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Friday, 13 May 2016

Tabby's star and other stellar oddities....

Above: An asteroid being transformed into a crude spaceship - by this method a star encircling structure might be built. Image courtesy of NASA.

At least part of the mystery surrounding Tabby’ star – aka KIC 8462852, the star that was accused of having alien mega-structures (or swarms or something) around it – has probably been cleared up: The apparent long-term dimming of the star appears to have been an illusion caused by, ironically, improvements in telescope optics and use over the years. 

So, no, this probably isn't happening*. Sorry guys.

The short term dips in its brightness - dips that last for days and suggest massively wide things passing in front of it at irregular intervals – are definitely real. That leaves a mystery that still makes this star among the strangest we’ve ever seen.

And it's not alone. In fact, strange isn’t that strange out there: As we’ve got better at exploring the universe we’ve encountered many more weird things than are generally known about. For example: There’s a young, Sun like star that rejoices in the name TYC 8241 2652. Like many young stars, it had a ring of warm dust around it - discovered by infra red astronomy in 1983. That ring was a signature of planet growth going on, made from microscopic debris kicked up by two or more colliding protoplanets.
Above: An artist's impression of a stellar dust ring.
For twenty five years the ring was pretty much unchanging - that's not surprising: The ring filled the space around the star, out to the distance of the orbit of Mercury around our Sun. That's a lot of dust, trillions of tons of it, spread through a gigantic volume of space. It would take something spectacular to move all of that to somewhere we couldn't see it, and something really spectacular to do so in less than centuries.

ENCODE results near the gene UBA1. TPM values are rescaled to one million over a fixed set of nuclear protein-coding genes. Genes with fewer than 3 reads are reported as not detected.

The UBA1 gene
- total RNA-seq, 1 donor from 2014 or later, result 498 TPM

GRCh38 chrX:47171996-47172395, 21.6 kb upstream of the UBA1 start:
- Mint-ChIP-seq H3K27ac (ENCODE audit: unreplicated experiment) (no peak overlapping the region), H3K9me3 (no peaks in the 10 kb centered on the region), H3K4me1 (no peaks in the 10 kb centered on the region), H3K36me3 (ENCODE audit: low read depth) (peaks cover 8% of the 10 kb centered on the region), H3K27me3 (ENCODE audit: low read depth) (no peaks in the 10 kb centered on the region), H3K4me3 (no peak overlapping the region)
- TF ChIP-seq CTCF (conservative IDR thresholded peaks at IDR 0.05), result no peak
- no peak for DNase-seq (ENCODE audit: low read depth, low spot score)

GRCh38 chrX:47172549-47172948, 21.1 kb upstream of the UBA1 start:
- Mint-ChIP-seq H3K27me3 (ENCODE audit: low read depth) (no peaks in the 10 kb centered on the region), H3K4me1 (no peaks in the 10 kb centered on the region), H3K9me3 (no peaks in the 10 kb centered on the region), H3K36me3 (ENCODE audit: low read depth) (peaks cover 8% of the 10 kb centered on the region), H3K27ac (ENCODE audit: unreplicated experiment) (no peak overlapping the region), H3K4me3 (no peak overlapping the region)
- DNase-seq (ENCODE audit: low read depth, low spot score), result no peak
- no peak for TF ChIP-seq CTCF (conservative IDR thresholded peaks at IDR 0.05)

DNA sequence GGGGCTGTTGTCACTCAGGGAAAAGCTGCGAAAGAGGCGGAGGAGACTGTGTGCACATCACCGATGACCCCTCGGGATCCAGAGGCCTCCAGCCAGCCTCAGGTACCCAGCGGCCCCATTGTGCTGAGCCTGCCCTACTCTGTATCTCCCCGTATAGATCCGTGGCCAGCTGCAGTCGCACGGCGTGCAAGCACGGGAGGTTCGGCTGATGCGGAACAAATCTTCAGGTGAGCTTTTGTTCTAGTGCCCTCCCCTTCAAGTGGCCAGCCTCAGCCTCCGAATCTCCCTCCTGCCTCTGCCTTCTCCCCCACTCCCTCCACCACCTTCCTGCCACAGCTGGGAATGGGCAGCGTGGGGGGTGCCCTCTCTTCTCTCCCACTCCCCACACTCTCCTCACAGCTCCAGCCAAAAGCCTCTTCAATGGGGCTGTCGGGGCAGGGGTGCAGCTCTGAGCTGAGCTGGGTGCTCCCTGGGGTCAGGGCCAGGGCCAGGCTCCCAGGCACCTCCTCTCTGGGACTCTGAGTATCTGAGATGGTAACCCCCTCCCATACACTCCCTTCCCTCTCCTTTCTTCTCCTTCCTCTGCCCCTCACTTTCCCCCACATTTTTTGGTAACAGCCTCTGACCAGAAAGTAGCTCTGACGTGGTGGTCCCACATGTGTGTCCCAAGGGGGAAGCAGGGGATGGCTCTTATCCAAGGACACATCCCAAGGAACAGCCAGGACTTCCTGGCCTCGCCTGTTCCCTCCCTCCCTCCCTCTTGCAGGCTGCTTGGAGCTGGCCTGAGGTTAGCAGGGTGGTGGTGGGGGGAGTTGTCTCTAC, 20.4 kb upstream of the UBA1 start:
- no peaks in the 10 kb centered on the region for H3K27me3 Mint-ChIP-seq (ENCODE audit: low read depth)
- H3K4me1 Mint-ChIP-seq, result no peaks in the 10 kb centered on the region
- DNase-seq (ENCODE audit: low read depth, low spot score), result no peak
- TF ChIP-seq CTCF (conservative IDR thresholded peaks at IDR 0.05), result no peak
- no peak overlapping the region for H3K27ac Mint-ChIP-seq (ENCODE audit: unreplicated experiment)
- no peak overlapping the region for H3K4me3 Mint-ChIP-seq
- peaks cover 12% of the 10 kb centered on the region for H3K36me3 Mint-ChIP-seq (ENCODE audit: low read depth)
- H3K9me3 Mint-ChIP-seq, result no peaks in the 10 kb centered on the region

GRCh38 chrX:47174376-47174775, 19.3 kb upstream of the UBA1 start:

Henry, what have you done!?

So it's a bit odd that all the dust just disappeared in 2010. The astronomers at the Gemini observatory, who've been trying to figure this out, thought their observations must be wrong: "The dust disappearance at TYC 8241 2652 was so bizarre, and so quick, initially I figured that our observations must simply be in error in some strange way,"  said Ben Zuckerman of the University of California, who's been studying these kind of dust rings for over twenty years. "It's as if you took a conventional picture of the planet Saturn today, and then came back two years later and found that its rings had disappeared."

So what happened?  To this day we don't know, just like the whatever-it-is at Tabby's star... ...which is brilliant: I love a mystery!
There are other stellar oddities out there....
So don't be too sad that Tabby's star has gotten slightly less mysterious - there're plenty of mysteries still out there....

* In fairness what's shown in that (commonly used for this story) picture wasn't likely to begin with - a solid shell would need materials far stronger than anything we can even theorize about.


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